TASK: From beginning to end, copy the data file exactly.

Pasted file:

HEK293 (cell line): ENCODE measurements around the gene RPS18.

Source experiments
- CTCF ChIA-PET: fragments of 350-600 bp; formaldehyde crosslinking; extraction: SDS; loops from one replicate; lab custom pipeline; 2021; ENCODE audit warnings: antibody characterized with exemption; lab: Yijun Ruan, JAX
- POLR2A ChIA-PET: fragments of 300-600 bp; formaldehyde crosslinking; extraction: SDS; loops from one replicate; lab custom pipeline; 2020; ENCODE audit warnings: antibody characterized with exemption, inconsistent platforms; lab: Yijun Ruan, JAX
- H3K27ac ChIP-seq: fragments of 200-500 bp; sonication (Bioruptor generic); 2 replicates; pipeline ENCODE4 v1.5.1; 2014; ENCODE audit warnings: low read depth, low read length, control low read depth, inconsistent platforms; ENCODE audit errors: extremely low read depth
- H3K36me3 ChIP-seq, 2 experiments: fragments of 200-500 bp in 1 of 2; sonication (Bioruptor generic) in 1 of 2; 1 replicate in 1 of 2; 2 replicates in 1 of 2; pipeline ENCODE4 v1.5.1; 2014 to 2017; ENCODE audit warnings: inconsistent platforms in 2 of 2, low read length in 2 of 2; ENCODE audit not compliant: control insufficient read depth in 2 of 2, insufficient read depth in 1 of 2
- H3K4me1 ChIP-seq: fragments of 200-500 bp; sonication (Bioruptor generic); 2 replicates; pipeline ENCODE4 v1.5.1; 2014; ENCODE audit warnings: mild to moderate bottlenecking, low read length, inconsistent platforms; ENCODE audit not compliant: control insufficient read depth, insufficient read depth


HEK293 (cell line): ENCODE measurements around the gene RPS18.

Source experiments
- CTCF ChIA-PET: fragments of 350-600 bp; formaldehyde crosslinking; extraction: SDS; loops from one replicate; lab custom pipeline; 2021; ENCODE audit warnings: antibody characterized with exemption; lab: Yijun Ruan, JAX
- POLR2A ChIA-PET: fragments of 300-600 bp; formaldehyde crosslinking; extraction: SDS; loops from one replicate; lab custom pipeline; 2020; ENCODE audit warnings: antibody characterized with exemption, inconsistent platforms; lab: Yijun Ruan, JAX
- H3K27ac ChIP-seq: fragments of 200-500 bp; sonication (Bioruptor generic); 2 replicates; pipeline ENCODE4 v1.5.1; 2014; ENCODE audit warnings: low read depth, low read length, control low read depth, inconsistent platforms; ENCODE audit errors: extremely low read depth
- H3K36me3 ChIP-seq, 2 experiments: fragments of 200-500 bp in 1 of 2; sonication (Bioruptor generic) in 1 of 2; 1 replicate in 1 of 2; 2 replicates in 1 of 2; pipeline ENCODE4 v1.5.1; 2014 to 2017; ENCODE audit warnings: inconsistent platforms in 2 of 2, low read length in 2 of 2; ENCODE audit not compliant: control insufficient read depth in 2 of 2, insufficient read depth in 1 of 2
- H3K4me1 ChIP-seq: fragments of 200-500 bp; sonication (Bioruptor generic); 2 replicates; pipeline ENCODE4 v1.5.1; 2014; ENCODE audit warnings: mild to moderate bottlenecking, low read length, inconsistent platforms; ENCODE audit not compliant: control insufficient read depth, insufficient read depth